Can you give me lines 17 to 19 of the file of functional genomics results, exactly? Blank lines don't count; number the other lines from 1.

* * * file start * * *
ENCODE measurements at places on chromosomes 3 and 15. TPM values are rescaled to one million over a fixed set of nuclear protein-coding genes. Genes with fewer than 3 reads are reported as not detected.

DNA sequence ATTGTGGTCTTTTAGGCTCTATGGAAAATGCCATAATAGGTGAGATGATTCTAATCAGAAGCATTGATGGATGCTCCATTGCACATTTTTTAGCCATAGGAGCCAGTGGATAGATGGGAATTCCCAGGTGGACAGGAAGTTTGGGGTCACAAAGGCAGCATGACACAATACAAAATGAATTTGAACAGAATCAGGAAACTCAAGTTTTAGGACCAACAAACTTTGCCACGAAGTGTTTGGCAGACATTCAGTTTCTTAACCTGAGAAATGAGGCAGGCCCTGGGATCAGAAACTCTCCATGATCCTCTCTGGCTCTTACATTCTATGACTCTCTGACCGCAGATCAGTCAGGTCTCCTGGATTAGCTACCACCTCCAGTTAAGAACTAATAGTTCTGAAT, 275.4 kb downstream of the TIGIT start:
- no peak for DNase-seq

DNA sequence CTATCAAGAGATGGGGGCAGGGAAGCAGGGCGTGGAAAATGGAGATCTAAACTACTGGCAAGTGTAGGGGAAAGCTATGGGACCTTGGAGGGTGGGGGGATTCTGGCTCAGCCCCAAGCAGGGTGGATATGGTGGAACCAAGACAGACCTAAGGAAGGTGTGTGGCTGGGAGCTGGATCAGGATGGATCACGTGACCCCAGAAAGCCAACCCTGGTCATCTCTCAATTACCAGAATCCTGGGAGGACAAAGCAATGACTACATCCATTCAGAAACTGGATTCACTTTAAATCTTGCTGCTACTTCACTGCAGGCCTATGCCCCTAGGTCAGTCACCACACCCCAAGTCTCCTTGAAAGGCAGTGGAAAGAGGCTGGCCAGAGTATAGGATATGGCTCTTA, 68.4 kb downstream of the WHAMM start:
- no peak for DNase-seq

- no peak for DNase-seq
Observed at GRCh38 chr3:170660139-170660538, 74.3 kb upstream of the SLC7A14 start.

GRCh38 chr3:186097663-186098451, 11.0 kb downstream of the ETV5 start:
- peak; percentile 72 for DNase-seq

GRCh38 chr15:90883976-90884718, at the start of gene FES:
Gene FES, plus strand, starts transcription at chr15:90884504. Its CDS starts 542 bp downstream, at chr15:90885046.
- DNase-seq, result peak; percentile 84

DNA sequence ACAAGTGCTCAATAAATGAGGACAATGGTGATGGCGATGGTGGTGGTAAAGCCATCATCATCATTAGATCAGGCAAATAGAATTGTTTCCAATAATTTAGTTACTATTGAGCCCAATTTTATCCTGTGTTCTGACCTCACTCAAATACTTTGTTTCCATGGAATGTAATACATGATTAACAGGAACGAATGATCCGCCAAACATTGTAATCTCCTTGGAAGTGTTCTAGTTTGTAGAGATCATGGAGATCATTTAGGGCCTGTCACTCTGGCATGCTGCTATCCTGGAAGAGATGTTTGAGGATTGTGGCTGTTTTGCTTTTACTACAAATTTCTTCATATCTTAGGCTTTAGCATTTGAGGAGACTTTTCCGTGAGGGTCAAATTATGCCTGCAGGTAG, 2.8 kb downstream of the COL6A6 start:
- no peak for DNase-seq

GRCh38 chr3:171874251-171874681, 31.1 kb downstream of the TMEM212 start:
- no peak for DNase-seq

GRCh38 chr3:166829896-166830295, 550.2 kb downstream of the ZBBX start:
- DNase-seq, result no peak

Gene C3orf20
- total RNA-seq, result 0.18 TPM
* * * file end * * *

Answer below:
GRCh38 chr3:166829896-166830295, 550.2 kb downstream of the ZBBX start:
- DNase-seq, result no peak

Gene C3orf20